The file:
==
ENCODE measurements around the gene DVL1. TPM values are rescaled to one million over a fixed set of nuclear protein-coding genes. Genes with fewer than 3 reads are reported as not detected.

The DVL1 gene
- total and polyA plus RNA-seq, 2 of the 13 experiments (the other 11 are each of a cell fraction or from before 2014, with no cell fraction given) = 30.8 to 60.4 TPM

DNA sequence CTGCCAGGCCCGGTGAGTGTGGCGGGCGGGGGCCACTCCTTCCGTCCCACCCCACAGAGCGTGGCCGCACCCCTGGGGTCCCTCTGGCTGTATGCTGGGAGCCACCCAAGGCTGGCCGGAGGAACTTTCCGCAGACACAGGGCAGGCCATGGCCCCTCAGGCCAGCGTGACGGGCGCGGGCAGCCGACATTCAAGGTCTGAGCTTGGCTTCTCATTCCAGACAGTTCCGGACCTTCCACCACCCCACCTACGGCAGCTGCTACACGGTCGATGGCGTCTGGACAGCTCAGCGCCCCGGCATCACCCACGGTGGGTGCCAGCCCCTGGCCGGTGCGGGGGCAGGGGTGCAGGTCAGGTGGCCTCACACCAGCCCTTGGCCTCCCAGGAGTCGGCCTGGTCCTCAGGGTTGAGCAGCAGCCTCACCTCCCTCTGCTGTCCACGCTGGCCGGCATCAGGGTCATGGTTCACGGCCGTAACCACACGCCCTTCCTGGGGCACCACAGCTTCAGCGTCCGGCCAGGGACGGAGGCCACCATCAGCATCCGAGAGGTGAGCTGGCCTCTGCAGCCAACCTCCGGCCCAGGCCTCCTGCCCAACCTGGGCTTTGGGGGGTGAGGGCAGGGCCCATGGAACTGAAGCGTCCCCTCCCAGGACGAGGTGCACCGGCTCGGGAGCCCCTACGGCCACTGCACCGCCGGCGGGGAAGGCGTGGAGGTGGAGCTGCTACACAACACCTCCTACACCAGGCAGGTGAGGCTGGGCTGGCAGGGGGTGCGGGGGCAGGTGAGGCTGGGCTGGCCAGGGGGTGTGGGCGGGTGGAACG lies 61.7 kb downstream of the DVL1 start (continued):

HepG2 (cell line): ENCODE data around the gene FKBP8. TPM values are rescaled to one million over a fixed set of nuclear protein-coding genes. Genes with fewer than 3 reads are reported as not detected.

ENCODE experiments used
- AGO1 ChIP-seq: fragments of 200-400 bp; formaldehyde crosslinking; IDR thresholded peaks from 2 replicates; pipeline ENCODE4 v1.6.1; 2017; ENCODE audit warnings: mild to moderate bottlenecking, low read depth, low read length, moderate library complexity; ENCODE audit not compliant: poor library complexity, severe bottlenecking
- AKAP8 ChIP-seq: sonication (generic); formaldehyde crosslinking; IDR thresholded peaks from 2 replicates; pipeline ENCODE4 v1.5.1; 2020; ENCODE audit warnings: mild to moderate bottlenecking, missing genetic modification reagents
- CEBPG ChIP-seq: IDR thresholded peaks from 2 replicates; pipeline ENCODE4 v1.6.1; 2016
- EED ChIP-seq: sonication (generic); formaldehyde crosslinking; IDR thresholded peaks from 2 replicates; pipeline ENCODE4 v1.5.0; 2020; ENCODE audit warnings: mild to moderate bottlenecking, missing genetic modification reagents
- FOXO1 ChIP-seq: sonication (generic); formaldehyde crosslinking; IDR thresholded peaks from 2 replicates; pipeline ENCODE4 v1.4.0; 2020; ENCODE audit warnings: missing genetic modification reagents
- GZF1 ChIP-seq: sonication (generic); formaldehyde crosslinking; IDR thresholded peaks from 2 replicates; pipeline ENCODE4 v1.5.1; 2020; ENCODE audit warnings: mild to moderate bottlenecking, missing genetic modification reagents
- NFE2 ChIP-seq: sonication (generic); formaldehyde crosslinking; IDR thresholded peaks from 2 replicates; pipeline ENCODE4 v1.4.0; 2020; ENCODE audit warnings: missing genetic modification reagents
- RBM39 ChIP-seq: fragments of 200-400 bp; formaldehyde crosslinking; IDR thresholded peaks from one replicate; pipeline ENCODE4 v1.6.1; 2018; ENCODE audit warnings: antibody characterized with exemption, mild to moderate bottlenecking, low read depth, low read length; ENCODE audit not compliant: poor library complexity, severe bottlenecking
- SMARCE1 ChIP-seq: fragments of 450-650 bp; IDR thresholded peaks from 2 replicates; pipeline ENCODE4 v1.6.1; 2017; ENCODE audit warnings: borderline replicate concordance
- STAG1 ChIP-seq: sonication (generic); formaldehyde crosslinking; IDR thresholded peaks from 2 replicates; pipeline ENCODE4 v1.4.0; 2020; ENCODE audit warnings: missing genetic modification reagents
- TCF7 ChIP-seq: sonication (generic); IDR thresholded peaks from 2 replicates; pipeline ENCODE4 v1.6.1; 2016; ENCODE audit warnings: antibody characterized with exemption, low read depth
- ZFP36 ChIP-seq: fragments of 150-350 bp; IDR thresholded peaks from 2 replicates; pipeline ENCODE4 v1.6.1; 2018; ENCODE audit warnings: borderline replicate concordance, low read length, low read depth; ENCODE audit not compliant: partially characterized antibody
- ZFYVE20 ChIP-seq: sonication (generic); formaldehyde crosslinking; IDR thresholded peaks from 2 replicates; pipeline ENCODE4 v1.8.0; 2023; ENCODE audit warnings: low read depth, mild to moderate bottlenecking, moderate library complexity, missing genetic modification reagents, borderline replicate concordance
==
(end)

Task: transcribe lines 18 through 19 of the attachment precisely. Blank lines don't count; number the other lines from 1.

- ZFP36 ChIP-seq: fragments of 150-350 bp; IDR thresholded peaks from 2 replicates; pipeline ENCODE4 v1.6.1; 2018; ENCODE audit warnings: borderline replicate concordance, low read length, low read depth; ENCODE audit not compliant: partially characterized antibody
- ZFYVE20 ChIP-seq: sonication (generic); formaldehyde crosslinking; IDR thresholded peaks from 2 replicates; pipeline ENCODE4 v1.8.0; 2023; ENCODE audit warnings: low read depth, mild to moderate bottlenecking, moderate library complexity, missing genetic modification reagents, borderline replicate concordance